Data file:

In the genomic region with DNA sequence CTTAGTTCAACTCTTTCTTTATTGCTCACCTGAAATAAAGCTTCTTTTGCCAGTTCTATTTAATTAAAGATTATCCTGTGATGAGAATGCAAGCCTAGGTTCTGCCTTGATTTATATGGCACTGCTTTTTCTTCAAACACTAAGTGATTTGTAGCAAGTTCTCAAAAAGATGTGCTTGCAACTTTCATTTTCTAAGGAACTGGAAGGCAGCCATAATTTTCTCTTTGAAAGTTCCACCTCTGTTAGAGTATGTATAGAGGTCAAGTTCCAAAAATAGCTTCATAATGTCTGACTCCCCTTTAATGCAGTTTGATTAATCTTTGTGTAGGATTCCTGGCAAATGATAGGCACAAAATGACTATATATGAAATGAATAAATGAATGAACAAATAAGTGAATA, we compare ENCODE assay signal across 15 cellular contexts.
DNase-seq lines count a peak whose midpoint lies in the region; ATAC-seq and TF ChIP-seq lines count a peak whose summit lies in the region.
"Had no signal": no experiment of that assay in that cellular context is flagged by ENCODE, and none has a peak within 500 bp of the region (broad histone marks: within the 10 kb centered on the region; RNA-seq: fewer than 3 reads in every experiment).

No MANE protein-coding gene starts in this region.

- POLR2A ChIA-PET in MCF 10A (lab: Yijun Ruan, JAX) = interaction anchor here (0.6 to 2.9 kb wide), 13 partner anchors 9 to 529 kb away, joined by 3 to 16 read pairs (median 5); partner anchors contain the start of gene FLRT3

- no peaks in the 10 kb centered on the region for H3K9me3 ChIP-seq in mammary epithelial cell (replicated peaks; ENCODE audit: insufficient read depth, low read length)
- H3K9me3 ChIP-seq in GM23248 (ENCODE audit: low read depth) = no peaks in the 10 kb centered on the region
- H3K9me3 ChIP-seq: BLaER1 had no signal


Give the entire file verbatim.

In the genomic region with DNA sequence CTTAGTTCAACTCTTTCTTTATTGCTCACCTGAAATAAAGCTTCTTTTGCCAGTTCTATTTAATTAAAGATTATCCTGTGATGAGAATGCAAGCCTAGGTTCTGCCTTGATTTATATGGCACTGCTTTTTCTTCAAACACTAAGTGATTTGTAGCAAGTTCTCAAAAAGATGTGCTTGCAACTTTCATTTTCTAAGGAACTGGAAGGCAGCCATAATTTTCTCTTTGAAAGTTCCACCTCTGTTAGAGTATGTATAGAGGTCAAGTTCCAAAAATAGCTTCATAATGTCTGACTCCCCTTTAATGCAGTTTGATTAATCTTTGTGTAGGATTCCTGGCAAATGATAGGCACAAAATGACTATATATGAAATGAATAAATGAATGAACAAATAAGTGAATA, we compare ENCODE assay signal across 15 cellular contexts.
DNase-seq lines count a peak whose midpoint lies in the region; ATAC-seq and TF ChIP-seq lines count a peak whose summit lies in the region.
"Had no signal": no experiment of that assay in that cellular context is flagged by ENCODE, and none has a peak within 500 bp of the region (broad histone marks: within the 10 kb centered on the region; RNA-seq: fewer than 3 reads in every experiment).

No MANE protein-coding gene starts in this region.

- POLR2A ChIA-PET in MCF 10A (lab: Yijun Ruan, JAX) = interaction anchor here (0.6 to 2.9 kb wide), 13 partner anchors 9 to 529 kb away, joined by 3 to 16 read pairs (median 5); partner anchors contain the start of gene FLRT3

- no peaks in the 10 kb centered on the region for H3K9me3 ChIP-seq in mammary epithelial cell (replicated peaks; ENCODE audit: insufficient read depth, low read length)
- H3K9me3 ChIP-seq in GM23248 (ENCODE audit: low read depth) = no peaks in the 10 kb centered on the region
- H3K9me3 ChIP-seq: BLaER1 had no signal